When I think of Saint John of the Cross, the word “nada” comes to mind. Nothing. Some say that the spirituality of Saint John of the Cross can be summed up with just this one word: nothing.
The island of Malta lies in the Mediterranean, between Tunisia and Sicily. Christianity arrived when St. Paul was shipwrecked there. One practical reason why Malta is such an intensely religious place today is the work of Fr. George Preca (1880-1962). Even as a young priest, he was a pioneer of the Lay Apostolate, long before most people knew what that meant.
On this commemoration of All Carmelite Souls, we call to mind all of these people and their part in the heritage that has been handed down to us. These brothers and sisters of ours may not have been famous spiritual writers nor renowned for extraordinary experiences of prayer, but they made their mark on the Order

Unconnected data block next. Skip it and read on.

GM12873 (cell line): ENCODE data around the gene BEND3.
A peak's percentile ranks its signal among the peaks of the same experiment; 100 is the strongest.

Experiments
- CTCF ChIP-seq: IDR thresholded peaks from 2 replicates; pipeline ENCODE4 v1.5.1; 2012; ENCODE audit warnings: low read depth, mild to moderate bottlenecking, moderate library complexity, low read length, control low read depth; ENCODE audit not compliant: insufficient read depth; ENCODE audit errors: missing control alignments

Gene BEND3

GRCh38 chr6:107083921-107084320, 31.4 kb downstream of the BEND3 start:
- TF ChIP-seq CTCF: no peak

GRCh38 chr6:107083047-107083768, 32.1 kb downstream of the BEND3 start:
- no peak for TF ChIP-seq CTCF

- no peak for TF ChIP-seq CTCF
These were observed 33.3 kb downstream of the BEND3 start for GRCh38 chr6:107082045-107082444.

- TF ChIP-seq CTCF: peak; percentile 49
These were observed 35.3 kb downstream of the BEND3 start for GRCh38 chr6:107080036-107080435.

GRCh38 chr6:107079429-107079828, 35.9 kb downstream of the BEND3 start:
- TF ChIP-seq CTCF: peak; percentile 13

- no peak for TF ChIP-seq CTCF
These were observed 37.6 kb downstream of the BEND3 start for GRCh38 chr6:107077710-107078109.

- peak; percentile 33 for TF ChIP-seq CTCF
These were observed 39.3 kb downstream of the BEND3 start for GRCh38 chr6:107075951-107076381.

Who are the saints of Carmel? They are hermits of Mount Carmel who “lived in small cells, similar to the cells of a beehive, they lived as God’s bees, gathering the divine honey of spiritual consolation.” They are mendicants of the first medieval communities, who discovered the presence of God in the events of ordinary daily life and especially seeing God in his brothers and sisters.